Every Gojira album ranked from worst to best

Gojira albums

Coming from the sleepy suburbs of Bayonne in the south-west of France, it was never going to be an easy journey from Gojira (opens in new tab) to go from death metal curios to  festival headliners. But against all the odds ,  – vocalist/ guitarist Joe and drummer Mario – have masterminded one of the most unlikely ascents in the history of metal. There are many reasons for this, but the main one is that they have never released a dud record. We rank the albums they’ve released so far from worst to best.

Not a bad album by any stretch of the imagination, but it is clear that The Link is the weakest, erm, link in the Gojira chain. The production feels weaker, robbing the band of that Earth-shattering power that they are now known for, Joe Duplantier’s voice had yet to hit the remarkable heights of viciousness that it would do and the wide, expansive metal that they absolutely nail on their next effort isn’t quite under their command here. It’s certainly a stylistic left turn from the straight-ahead death metal of their debut, but The Link often feels like a band who have just had a great idea, but have yet to execute it correctly. Saying that, Death Of Me is excellent, and a hell of a journey, and there is much to admire here, but it still feels like a work in progress.

6. Terra Incognita (2001)

The band's debut album sounds a million miles away from where they are now, but Terra Incognita has actually aged incredibly well. Terra Incognita showcases a band wearing their influences very clearly on their sleeve: Death, Morbid Angel and early Sepultura. Highlights are the odd rhythmic time signatures in the second half of Love, which gives way to some pure death metal riffing, and the crushing Lizard Skin which slows down to a slow grind before singeing the listeners with some brutal blasting. They’d comfortably top it, but this record is still a great start.

5. The Way Of All Flesh (2008)

The idea that a band could make three albums that are better than The Way Of All Flesh seems insane, but that reinforces the argument that Gojira are one of metal’s all-time greats. The opening, spidery guitar part that starts everything on Oroborus is one of the most recognisable pieces of Gojira’s back catalogue, and it never really lets up from there. The likes of The Art Of Dying, Vacuity and Adoration Of Noise (featuring a turn from Lamb Of God’s Randy Blythe) are just stunning. Why is it so low then you ask? Well, we’re going to be splitting a lot of hairs from here on in, and it’s maybe a little too on the lengthy side, shave a little off here and there and it is inarguably as good as anything the band have recorded.

4. Fortitude (2021)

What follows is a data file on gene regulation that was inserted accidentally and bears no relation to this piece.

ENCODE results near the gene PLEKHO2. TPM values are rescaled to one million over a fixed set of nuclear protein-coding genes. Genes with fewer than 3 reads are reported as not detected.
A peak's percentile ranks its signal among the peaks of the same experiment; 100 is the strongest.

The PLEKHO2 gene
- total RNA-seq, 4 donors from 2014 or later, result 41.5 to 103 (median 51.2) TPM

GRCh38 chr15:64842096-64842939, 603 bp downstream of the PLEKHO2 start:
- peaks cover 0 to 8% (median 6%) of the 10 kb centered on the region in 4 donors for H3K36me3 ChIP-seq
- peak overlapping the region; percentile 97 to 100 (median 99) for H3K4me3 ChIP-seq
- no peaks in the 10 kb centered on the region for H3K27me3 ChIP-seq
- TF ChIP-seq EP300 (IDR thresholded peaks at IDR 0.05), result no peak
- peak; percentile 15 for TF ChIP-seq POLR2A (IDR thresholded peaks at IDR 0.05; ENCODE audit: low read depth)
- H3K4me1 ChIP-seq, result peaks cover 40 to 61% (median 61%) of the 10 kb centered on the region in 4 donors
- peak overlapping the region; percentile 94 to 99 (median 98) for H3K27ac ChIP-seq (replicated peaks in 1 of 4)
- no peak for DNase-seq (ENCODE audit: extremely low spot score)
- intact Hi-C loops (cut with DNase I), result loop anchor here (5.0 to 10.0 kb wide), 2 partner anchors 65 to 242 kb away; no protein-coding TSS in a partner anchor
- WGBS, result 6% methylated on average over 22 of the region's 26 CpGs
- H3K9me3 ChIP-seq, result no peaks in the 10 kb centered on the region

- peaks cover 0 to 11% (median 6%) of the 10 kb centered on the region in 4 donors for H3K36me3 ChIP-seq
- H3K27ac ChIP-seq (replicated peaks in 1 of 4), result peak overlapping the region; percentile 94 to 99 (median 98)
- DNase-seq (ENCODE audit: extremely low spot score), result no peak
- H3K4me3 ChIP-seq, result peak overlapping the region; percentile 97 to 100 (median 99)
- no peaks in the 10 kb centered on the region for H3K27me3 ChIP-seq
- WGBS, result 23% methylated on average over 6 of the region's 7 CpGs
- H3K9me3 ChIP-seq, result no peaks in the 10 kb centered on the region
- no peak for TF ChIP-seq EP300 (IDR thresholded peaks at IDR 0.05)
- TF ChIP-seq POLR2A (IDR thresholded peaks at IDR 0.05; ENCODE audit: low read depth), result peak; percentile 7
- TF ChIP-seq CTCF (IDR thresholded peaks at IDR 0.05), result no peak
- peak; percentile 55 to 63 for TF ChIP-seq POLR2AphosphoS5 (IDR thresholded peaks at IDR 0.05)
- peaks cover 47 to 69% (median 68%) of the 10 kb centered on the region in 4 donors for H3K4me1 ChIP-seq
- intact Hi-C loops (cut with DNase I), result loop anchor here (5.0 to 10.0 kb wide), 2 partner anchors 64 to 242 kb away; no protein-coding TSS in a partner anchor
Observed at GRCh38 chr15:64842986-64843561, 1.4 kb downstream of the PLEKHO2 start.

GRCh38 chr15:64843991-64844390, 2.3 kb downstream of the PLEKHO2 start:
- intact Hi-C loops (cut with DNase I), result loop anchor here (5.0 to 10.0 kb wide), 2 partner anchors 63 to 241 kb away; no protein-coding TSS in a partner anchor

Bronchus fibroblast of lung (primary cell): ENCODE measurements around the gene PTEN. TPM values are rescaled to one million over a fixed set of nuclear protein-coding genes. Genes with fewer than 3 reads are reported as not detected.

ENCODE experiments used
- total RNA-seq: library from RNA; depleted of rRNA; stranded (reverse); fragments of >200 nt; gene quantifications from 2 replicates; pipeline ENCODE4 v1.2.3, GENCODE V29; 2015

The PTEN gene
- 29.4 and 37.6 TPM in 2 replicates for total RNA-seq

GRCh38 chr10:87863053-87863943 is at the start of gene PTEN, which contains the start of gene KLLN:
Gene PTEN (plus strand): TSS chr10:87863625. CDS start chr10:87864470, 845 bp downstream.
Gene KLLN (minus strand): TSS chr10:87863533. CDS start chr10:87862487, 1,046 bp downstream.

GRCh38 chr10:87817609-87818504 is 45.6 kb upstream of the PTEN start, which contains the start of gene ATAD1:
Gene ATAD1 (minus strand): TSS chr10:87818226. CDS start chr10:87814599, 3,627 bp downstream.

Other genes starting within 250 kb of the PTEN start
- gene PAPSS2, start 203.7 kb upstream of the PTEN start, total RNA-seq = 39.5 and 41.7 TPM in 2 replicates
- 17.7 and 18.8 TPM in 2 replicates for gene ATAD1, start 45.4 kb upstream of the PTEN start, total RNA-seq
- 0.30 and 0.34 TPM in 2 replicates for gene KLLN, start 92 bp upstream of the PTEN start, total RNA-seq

The five year gap that followed 2016’s Magma only served to ratchet up the expectation for a follow-up, and Fortitude delivered. Here, Gojira channelled Magma’s experimentalism into what can only be described as The Fucking Hit Factory. Everything works immediately, even when it shouldn’t have. From jaw-harp-assisted Sepultura homage Amazonia to The Chant’s stacked harmonies and mid-tempo balladry, this is the sound of a band reaching beyond the boundaries of the metal scene without ever disconnecting from their roots. Metal for the masses, and proud of it.

3. Magma (2016)

Written in tribute to the Duplantiers’ late mother, Magma is where Gojira really stepped into a more sombre and achingly melodic realm. The funeral procession-like march of opener The Shooting Star showed that this would be a very different record than what had come before. Some fans rejected the lack of “heaviness”. which showed a pretty blinkered understanding of what heavy actually means – the emotional resonance of The Cell and the title track is weighter than any number of blast-beats and thrash riffs could ever be. One of modern metal’s most personal, touching and beautiful records, the only reason Magma isn’t higher in this list is the nagging feeling that Gojira will nail this style with even greater success in coming years.

2. L'Enfant Sauvage (2012)

The bridge between Gojira’s past and future, L’Enfant Sauvage manages to lean heavily on the melody and mood that they were to embrace on Magma whilst still delivering the absolutely, violently heavy metal they were famous for as well. The way that Pain Is A Master slowly introduces itself before crushing your skull is mightily impressive and the gruff, gothic croon of Born In Winter’s first couple of minutes is an unsettling experience, while the one-two-three punch of Explosia, the title track and The Axe might be the finest run of songs of their career. It’s not a spot that they spent too long in, but this is a truly brilliant example of a band transitioning, juxtaposing their brutal roots with something more ambient and subtle.

1. From Mars To Sirius (2005)

It’s an almost impossible choice, but if there is one album that really defines everything that is truly great about Gojira, then it’s From Mars To Sirius. Listening back to it today it is clear that this is the point the band took their earlier death metal stylings and made them bigger, grander, bolder and more inventive. The sheer power of songs like Backbone and From The Sky have never been surpassed, The Heaviest Matter Of The Universe is an aptly named tsunami of noise and the more melodic touches, such as the acoustic From Mars that prefaces the crushing To Sirius or the ethereal beauty of Flying Whales brought an entirely new dimension to Gojira’s music. They have gone on to do some incredible things, but they’ve never sounded quite as good as they do here.

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